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I read them. Cali's post just outlines how to define the zeta function by analytic continuation without addressing the crucial question of what this has to do with defining 1 + 2 + 3 + 4 ....
My emphasis.Calilasseia wrote:But of course, the analytically continued version of the Riemann zeta function departs from the original power series definition outside the region s>1, because the analytically continued function is built from pieces involving other power series. At least, that's my understanding of the issue.
A bunch of guys working on solving cubic equations in the 16th century sat down and started messing around with imaginary numbers. The work was justifiably regarded as convenient bullshit until William Rowan Hamilton showed how to exhibit the complex numbers as pairs of reals, and is now even more justified when we think of complex numbers as the algebraic completion of the reals. Similarly, a bunch of guys in the 18th century sat down and starting messing around with geometry whilst denying the parallel postulate. Their work was justifiably regarded as mere bullshit until a model of non-euclidean geometry was exhibited, and folk like Riemann gave a general account of geometries.People didn't sit down and decide to invent non-Euclidean geometry or complex analysis. Discoveries are made in more haphazard ways, by trying out things and seeing what happens. Motivations are filled in after the fact.
Lubos Motl wrote:a [right-wing] as*hole
Oh, good. There’s this claim going around that the sum of all natural numbers (1+2+3+4+5…) converges on the value -1/12. I saw that and said to myself that it’s obviously wrong, but saw the smooth patter and rapid-fire use of mathematical jargon and infinities, and no mathematician myself, couldn’t see where the error slithered in.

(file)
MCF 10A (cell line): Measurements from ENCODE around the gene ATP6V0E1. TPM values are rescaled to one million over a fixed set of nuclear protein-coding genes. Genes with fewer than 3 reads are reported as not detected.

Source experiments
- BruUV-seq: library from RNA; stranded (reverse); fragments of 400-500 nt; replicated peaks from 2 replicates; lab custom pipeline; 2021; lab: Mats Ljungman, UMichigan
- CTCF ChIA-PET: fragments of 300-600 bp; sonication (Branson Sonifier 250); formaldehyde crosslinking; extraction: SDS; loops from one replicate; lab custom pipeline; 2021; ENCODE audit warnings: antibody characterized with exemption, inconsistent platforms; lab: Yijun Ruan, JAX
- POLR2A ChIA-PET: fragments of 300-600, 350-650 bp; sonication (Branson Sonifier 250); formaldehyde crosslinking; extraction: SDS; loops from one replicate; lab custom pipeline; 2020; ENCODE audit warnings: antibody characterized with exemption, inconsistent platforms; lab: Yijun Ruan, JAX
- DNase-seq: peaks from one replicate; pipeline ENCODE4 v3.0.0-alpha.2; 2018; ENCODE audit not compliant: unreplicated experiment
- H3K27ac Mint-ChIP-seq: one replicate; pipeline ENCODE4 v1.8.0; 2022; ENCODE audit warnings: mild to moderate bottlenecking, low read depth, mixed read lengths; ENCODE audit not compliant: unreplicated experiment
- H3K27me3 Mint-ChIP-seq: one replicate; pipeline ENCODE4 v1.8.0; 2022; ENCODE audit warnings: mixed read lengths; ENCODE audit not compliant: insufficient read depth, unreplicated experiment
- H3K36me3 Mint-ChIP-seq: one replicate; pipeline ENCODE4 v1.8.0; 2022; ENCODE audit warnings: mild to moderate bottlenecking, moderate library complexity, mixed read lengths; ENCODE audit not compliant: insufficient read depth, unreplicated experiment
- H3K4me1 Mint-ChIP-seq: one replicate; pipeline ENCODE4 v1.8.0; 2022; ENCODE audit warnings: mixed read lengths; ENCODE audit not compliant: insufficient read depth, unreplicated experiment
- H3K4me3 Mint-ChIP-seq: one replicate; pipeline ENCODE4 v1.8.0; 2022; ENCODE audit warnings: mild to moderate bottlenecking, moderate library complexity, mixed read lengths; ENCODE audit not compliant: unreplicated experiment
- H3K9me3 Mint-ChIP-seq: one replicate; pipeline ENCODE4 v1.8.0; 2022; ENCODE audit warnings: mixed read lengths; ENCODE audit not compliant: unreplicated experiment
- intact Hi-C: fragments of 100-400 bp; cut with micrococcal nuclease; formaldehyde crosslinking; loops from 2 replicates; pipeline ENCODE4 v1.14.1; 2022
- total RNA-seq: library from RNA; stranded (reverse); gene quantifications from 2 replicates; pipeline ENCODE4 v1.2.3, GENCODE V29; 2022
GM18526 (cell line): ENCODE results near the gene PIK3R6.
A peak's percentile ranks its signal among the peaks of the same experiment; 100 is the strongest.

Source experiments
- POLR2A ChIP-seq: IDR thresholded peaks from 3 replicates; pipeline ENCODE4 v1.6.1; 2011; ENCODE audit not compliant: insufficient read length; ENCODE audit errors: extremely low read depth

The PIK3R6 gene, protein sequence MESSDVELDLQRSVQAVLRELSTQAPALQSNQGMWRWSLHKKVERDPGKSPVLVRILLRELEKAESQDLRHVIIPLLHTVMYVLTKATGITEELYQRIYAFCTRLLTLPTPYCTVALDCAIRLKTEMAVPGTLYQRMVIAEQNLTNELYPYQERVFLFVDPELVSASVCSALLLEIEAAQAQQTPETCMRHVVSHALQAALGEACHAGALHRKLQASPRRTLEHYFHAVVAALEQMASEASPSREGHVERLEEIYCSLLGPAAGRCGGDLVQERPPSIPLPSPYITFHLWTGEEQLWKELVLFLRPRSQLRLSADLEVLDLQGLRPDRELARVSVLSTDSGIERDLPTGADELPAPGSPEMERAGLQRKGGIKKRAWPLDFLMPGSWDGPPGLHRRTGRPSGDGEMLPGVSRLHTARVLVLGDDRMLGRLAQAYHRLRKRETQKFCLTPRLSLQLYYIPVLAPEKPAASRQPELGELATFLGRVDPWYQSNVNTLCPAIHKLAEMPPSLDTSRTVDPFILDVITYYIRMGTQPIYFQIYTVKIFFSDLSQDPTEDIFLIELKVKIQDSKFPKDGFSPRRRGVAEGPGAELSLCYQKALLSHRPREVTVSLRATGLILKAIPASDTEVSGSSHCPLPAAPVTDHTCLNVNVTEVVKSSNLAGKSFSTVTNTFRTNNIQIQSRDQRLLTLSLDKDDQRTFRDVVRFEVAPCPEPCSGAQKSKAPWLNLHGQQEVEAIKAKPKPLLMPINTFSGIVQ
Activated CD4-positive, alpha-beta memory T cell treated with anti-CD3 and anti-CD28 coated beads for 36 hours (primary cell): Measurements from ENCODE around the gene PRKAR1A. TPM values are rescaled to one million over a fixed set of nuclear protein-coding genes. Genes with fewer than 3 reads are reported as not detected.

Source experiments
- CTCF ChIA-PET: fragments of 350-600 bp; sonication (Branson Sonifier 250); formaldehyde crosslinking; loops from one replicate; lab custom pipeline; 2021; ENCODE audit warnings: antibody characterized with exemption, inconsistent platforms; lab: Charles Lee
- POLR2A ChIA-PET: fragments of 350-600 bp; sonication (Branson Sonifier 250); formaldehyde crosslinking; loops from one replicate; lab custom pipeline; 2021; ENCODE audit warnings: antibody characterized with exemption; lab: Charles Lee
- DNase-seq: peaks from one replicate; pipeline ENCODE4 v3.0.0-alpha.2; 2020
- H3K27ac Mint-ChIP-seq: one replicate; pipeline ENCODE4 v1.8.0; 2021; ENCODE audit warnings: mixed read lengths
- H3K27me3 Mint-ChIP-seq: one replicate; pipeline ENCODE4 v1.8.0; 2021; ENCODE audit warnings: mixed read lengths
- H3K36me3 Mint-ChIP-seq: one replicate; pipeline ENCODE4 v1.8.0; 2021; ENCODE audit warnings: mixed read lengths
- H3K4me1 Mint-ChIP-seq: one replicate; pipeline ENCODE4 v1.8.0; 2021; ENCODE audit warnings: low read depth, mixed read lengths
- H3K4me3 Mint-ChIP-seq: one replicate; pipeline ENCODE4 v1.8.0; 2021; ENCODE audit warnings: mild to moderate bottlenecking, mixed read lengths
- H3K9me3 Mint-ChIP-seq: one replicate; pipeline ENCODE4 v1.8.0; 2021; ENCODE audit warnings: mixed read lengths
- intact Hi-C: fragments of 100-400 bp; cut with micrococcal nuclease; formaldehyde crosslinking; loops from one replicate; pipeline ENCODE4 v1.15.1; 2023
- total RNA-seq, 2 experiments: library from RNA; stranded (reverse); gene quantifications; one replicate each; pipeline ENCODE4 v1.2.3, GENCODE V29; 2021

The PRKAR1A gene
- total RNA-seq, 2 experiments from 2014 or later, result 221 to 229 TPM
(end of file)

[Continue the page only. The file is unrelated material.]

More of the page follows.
Thommo wrote:Clearly instead of the approach they used they could instead have assigned S1 a value by algebraic manipulation:-
S1 = 1 - 1 + 1 - 1 + 1 - ...
1 - S1 = 1 - (1 - 1 + 1 - 1 + 1 - ...) = 1 - 1 + 1 - 1 + 1 - ... = S1
Thus 2S1 = 1, S1 = 1/2
twistor59 wrote:OK, more from the physics point of view, but Lubos Motl, who isLubos Motl wrote:a [right-wing] as*hole
has just posted on this.
Pulsar wrote:As simple as the proof is, many people clearly don't understand infinite series. Many commenters on that video think they can disprove the result, and fail completely (despite getting massively upvoted; one comment has 91 votes as I write this). I've never seen a Dunning–Kruger effect on such a massive scale. Fascinating.
This is very nice, but it seems to be about something other than integers and addition, I assume this is what VazScep was getting at. You need to say something about what your symbols and operations are, otherwise your result appears to be false by contradicting the well ordering of the integers.Pulsar wrote:There's something quite pleasing about the fact that
S = 1 + 2 + 4 + 8 + 16 + ... = -1
Look at how S would be written in binary:
1 = ...000001
1 + 2 = ...000011
1+ 2 + 4 = ...000111
...
S = ...111111
So S looks like an infinite string of '1s'. What would S + 1 be? The rightmost digit would become 0. But the digit next to it would also become 0, and so forth
So S + 1 = ...000000 = 0,
therefore S = -1.
Both those infinities are countable, so they're the same size.JSS wrote:Isn't it true that "all infinities are not alike"?
If you do anything to change the number of terms in an infinite series, you can still claim that it is infinite, but not identically infinite, not "equal to" the original.
[1+1+1+...+1] =/= [1+1+1+...+1] + 1
JSS wrote:How do you measure "size" such that they are the same size?
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